You are here
Huawei CFO to seek extradition stay, citing Trump comments
HUAWEI'S chief financial officer intends to seek a stay of extradition proceedings in part based on statements by US President Donald Trump about the case, which her lawyers say disqualifies the United States from pursuing the matter in Canada.
CFO Meng Wanzhou, 47, the daughter of Huawei Technologies Co Ltd's billionaire founder, Ren Zhengfei, was arrested at Vancouver's airport in December on a US warrant and is fighting extradition on charges that she conspired to defraud global banks about Huawei's relationship with a company operating in Iran.
After the arrest, Mr Trump told Reuters that he would intervene in the US case against Meng if it would help close a trade deal with China.
Meng's defence lawyers said in a document presented to the British Columbia Supreme Court on Wednesday that they intend to apply for the stay of the extradition proceedings based on abuses that go beyond Mr Trump's comments.
The lawyers also claimed that Meng was unlawfully detained, searched and interrogated at the airport, with her arrest delayed under the guise of a routine immigration check.
In addition, Meng's counsel argued that there is no evidence that she misrepresented to a bank Huawei's relationship with a company operating in Iran called Skycom, thereby putting the bank at risk of violating US sanctions law, or that the bank relied on her statements to its detriment.
The lawyers claimed that the bank understood the relationship between Huawei and Skycom.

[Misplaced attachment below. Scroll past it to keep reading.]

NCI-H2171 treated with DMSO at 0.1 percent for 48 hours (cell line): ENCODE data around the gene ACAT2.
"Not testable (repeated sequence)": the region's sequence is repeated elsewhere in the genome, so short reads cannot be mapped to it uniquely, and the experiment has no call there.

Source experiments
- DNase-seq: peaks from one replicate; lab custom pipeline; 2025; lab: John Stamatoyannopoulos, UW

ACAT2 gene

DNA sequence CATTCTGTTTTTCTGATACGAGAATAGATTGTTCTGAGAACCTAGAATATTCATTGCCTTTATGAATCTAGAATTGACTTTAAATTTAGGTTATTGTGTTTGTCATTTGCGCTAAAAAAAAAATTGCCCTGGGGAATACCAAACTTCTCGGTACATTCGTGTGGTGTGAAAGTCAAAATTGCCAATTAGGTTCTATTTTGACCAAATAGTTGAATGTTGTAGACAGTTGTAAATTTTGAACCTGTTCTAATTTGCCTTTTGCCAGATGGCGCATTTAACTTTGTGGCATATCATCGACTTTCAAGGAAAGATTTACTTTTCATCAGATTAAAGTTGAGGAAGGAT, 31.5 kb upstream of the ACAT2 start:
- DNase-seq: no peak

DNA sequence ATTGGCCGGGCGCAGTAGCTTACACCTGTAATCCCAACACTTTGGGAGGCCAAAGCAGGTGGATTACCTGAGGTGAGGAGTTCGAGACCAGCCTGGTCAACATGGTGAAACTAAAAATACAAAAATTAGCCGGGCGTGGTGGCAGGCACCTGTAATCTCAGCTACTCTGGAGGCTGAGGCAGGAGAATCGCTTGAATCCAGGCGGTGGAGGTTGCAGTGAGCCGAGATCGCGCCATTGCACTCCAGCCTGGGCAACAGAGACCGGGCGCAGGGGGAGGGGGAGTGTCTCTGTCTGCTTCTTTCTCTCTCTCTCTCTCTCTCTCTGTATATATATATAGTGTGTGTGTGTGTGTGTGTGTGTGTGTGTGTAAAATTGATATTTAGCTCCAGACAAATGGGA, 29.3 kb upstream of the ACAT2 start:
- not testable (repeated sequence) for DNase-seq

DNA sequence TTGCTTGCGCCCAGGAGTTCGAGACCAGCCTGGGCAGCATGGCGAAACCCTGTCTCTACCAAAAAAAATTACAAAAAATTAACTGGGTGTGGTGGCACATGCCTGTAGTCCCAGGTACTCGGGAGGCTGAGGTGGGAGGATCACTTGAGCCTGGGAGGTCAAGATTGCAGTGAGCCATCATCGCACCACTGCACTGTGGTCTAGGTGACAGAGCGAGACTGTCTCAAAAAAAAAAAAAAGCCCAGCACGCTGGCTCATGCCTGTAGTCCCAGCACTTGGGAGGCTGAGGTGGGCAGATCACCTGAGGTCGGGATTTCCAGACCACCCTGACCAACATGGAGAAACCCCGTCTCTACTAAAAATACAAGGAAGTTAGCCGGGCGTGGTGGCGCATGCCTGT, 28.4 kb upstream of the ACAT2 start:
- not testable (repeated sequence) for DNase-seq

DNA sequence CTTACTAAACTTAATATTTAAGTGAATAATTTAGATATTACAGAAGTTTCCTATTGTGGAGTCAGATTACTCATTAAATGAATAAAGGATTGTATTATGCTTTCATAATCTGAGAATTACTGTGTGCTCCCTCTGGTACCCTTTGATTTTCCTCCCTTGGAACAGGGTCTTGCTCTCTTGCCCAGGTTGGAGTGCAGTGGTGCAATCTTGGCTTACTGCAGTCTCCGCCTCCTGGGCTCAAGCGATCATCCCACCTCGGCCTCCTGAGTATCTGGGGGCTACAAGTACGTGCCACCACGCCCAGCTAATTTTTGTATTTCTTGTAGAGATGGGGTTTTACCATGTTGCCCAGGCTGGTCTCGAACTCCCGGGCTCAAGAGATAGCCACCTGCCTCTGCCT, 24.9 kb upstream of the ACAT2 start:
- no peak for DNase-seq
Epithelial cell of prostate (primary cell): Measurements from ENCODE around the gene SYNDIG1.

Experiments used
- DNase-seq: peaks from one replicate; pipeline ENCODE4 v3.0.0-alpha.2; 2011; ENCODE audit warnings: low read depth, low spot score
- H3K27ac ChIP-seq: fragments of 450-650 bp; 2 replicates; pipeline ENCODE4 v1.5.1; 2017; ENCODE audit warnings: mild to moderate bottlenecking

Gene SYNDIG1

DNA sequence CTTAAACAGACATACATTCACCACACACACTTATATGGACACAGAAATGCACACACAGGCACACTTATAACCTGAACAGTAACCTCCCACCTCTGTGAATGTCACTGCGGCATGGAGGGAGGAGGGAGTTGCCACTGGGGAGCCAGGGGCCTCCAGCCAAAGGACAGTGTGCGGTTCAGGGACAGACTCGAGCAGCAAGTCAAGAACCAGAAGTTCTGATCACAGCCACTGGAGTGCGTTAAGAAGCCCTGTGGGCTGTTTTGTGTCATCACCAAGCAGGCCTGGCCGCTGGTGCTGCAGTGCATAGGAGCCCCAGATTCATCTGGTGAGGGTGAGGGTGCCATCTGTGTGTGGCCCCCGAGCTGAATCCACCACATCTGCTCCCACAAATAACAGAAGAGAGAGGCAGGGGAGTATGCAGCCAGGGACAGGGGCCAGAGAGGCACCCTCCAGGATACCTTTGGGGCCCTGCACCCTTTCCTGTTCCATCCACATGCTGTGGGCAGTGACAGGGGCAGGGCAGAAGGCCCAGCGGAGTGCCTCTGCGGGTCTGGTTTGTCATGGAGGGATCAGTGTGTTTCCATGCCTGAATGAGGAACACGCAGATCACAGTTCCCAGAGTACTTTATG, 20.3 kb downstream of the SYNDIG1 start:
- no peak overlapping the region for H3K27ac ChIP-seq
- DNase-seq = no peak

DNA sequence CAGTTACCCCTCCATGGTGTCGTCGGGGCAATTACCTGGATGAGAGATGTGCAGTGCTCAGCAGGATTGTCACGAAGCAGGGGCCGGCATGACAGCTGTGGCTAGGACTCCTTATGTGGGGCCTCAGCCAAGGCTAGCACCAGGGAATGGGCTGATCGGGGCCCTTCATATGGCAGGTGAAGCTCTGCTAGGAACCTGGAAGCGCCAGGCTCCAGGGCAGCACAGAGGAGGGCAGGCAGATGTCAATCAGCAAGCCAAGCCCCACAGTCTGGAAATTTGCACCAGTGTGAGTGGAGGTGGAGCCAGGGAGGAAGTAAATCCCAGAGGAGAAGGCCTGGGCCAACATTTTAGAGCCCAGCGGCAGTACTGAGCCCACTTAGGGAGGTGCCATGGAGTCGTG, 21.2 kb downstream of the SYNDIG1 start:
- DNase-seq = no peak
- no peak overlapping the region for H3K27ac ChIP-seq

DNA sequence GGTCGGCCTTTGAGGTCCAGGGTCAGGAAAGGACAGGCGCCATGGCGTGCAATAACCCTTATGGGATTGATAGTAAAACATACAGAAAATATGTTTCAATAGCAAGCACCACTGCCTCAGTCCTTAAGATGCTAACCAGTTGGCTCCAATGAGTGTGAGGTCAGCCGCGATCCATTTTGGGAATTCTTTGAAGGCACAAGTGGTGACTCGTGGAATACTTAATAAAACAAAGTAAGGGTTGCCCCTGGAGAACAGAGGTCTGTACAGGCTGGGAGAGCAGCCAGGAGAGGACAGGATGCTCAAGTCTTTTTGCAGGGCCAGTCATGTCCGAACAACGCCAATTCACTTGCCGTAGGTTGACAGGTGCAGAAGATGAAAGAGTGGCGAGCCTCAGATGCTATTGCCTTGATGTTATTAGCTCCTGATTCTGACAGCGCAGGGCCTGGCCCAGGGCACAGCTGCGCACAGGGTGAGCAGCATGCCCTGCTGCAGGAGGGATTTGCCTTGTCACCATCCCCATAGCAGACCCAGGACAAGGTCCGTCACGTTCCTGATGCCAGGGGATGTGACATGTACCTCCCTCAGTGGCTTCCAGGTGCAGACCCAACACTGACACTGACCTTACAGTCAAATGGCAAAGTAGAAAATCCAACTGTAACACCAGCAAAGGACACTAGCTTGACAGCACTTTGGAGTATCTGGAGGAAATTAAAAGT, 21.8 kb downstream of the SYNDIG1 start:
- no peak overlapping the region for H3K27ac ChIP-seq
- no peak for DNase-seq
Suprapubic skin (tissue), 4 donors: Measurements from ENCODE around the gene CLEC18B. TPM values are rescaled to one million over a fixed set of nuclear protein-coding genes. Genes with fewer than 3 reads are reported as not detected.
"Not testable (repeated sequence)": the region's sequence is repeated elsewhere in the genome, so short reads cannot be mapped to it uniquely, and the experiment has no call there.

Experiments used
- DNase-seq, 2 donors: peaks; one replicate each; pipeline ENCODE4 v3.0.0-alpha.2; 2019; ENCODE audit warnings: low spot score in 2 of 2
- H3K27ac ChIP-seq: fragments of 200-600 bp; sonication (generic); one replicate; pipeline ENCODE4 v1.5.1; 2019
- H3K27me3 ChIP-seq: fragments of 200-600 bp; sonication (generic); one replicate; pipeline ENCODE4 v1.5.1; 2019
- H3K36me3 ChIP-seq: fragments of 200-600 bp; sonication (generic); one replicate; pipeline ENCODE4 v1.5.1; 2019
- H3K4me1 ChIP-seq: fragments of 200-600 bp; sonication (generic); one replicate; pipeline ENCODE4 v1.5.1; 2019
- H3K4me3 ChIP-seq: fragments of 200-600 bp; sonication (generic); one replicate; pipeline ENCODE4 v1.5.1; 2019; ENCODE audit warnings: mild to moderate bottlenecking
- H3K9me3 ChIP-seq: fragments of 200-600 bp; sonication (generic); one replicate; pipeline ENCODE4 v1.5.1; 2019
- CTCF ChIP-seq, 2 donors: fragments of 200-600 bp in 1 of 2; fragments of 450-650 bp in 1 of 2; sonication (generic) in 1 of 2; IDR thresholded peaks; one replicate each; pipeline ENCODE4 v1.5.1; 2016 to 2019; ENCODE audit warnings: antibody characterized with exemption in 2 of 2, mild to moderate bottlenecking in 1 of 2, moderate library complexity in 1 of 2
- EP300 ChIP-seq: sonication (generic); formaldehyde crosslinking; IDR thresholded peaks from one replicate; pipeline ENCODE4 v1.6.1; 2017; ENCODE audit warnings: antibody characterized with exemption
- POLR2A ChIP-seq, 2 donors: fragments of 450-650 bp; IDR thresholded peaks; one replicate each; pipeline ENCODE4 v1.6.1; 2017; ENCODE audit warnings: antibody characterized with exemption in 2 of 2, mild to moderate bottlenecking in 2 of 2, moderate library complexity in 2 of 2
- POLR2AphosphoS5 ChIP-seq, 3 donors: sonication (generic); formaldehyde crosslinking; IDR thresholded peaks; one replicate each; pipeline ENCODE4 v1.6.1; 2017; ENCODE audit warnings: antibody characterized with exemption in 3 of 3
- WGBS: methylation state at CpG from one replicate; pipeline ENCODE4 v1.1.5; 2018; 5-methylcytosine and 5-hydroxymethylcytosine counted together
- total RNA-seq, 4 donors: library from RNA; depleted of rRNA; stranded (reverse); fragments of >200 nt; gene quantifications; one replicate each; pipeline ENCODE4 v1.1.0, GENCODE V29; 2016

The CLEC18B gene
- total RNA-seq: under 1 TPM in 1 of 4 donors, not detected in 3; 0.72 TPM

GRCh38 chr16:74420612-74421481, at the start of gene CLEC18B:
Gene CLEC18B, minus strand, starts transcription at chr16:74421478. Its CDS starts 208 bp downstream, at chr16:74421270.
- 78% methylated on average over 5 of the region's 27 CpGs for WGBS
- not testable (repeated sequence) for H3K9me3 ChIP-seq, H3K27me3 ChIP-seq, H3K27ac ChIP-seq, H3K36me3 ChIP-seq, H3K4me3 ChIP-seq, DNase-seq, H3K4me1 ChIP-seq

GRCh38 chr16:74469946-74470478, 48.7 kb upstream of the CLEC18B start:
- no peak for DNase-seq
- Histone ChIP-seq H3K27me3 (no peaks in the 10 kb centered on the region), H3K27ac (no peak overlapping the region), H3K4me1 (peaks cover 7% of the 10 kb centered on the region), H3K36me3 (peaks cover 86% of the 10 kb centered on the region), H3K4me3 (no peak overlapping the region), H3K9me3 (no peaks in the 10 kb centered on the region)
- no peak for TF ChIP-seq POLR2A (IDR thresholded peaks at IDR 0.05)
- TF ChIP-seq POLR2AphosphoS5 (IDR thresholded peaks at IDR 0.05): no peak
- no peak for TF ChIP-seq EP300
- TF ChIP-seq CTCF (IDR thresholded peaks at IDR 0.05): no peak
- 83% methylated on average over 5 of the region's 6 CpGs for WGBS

A spokesman for HSBC, which has been identified as the bank, declined to comment.
Huawei has previously said that Skycom was a local business partner in Iran. The United States maintained that it was an unofficial subsidiary used to conceal Huawei's Iran business.
Meng defence lawyer Scott Fenton told the court that during Meng's three-hour detention at the airport in December, her rights "were placed in total suspension".
Speaking in Beijing on Thursday, Chinese Foreign Ministry spokesman Geng Shuang again demanded Meng's release and return to China.
"The United States and Canada abused their bilateral extradition treaty and took unreasonable compulsory measures against a Chinese citizen, which is a serious violation of the legitimate rights and interests of the Chinese citizen," he said. "This is a serious political incident."
The lawyers also argued that Meng cannot be extradited because the conduct at issue would not be criminal in Canada.
The bank and wire fraud charges do not meet that criteria because Meng is accused of misrepresenting HSBC to engage in transactions that violate US sanctions laws, the lawyers said.
They also note that, under 2019 Canadian sanction law, there would be no risk of fines or forfeiture for any bank in Canada.
"Put another way, the alleged offense could only exist in a country that prohibits international financial transactions in relation to Iran," the lawyers said in court documents. "Canada is no longer such a country."
Meng's lawyers did not say when they would apply for the stay of the extradition hearing, whose date has not been set.
She will next appear in court on Sept 23, when her defence will make more applications for further disclosure surrounding her arrest at the airport. The process could take years.
Meng's case has attracted global attention and sparked a diplomatic crisis between Beijing and Ottawa.
Huawei said in a statement on Wednesday that the criminal case against Meng is based on allegations that are simply not true, adding that the US-ordered arrest was "guided by political considerations and tactics, not by the rule of law".
Huawei and Skycom are also defendants in the US case, accused of bank and wire fraud, as well as violating US sanctions on Iran.
Meng was released from jail in December on C$10 million (S$10.1 million) bail and must wear an electronic ankle bracelet and pay for security guards. She has been living in a Vancouver home that was valued at C$5 million in 2018.
Meng arrived at court on Wednesday wearing an elegant full-length black and gray weave-pattern dress, with the ankle monitor prominently visible. REUTERS